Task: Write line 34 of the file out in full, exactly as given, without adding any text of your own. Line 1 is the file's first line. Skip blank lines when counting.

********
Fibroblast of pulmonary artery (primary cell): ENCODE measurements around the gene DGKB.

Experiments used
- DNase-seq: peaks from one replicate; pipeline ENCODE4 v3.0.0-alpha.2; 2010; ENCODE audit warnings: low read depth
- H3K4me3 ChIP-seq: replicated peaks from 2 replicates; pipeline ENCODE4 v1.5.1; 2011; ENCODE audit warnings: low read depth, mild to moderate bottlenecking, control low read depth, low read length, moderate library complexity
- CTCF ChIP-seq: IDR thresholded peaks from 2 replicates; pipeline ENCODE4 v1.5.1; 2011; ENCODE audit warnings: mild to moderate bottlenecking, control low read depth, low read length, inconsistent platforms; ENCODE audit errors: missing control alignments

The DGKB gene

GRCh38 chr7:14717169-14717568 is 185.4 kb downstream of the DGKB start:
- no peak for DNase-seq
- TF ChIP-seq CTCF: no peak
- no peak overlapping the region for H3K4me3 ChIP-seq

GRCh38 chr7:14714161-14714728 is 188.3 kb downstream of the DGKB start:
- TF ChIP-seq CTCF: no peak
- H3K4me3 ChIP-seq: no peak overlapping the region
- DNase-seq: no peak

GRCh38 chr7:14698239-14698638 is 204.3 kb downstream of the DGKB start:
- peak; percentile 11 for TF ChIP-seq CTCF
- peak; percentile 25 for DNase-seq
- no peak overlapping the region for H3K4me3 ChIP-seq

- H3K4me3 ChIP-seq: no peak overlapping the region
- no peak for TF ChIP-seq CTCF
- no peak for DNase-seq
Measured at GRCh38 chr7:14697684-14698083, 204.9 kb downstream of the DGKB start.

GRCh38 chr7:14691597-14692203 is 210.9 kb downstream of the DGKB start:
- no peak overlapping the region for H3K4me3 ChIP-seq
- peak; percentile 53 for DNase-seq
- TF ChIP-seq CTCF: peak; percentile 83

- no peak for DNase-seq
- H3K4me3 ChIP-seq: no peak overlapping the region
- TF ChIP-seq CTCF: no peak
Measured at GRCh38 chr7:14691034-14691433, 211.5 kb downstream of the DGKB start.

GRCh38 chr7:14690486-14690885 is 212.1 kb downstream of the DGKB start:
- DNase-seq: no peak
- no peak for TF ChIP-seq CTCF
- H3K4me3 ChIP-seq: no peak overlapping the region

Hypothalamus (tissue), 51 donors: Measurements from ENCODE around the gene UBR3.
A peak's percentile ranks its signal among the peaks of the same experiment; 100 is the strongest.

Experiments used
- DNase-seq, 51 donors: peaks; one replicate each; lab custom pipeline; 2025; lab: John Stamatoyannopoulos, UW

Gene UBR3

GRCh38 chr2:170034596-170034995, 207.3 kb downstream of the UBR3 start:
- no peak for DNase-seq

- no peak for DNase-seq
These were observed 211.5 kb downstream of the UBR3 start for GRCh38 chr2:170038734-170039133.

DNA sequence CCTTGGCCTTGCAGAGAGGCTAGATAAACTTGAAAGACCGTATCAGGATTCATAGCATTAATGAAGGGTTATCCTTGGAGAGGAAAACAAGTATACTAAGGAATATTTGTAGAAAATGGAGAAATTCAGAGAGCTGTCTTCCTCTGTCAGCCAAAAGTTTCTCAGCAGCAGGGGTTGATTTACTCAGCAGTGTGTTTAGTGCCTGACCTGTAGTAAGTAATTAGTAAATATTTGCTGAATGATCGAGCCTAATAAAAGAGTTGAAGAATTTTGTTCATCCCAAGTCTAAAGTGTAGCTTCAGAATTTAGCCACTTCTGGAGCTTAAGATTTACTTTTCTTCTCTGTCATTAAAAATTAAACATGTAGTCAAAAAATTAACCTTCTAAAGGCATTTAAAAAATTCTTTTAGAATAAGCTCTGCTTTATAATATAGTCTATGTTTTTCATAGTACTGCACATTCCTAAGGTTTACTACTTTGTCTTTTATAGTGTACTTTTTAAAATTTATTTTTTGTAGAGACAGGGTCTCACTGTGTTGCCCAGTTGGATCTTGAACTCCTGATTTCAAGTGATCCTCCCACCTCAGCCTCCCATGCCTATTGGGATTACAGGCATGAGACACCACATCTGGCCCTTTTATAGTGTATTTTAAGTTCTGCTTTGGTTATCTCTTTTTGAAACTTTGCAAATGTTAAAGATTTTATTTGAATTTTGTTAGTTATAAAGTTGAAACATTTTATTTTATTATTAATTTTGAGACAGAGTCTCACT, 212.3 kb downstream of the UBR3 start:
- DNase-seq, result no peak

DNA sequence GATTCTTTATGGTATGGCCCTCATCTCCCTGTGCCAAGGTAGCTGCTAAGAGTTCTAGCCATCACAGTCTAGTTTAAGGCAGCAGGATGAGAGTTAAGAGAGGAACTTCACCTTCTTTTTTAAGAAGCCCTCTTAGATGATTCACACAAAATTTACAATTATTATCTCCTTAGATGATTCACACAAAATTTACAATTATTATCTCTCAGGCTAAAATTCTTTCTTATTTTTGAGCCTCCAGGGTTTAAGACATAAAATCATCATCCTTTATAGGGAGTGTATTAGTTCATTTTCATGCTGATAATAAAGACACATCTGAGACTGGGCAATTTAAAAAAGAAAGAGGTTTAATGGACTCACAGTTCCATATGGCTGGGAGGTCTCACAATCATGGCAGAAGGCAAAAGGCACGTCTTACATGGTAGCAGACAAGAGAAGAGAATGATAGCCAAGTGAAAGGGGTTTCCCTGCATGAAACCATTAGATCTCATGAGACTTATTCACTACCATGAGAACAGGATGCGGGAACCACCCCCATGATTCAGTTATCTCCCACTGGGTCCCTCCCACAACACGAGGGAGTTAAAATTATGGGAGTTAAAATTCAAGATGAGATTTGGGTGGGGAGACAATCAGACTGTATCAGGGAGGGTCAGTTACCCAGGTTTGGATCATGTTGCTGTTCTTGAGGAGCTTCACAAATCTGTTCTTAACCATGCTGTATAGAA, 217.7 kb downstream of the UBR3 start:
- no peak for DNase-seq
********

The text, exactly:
- H3K4me3 ChIP-seq: no peak overlapping the region